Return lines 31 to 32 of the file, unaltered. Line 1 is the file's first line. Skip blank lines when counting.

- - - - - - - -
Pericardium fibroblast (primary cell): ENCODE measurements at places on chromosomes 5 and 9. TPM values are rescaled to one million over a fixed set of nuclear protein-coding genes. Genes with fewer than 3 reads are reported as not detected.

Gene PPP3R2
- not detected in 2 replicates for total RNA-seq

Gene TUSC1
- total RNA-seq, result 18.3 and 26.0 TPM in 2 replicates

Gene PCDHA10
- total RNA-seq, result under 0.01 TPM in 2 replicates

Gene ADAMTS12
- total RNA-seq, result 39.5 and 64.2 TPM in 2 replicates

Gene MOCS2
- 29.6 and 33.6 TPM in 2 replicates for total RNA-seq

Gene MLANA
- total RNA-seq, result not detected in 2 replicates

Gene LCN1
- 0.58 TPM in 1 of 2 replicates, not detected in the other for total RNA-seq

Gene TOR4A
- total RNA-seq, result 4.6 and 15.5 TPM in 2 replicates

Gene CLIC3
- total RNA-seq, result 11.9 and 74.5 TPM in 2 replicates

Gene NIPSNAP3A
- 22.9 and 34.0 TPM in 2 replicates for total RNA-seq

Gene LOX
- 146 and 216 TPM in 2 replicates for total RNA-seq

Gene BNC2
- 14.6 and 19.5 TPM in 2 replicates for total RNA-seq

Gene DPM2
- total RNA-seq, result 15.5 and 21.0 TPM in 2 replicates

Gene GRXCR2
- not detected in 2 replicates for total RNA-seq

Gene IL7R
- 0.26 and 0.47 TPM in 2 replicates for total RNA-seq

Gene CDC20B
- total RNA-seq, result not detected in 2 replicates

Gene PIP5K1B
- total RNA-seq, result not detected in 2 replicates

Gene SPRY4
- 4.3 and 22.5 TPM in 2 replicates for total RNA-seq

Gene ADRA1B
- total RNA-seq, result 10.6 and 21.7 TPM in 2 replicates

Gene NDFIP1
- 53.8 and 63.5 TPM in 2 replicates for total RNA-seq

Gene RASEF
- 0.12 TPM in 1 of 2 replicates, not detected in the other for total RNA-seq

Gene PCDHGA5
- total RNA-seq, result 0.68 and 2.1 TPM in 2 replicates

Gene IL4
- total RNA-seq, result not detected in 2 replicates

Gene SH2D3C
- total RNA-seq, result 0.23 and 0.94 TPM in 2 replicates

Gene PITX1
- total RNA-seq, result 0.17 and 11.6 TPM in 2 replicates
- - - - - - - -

- 0.26 and 0.47 TPM in 2 replicates for total RNA-seq

Gene CDC20B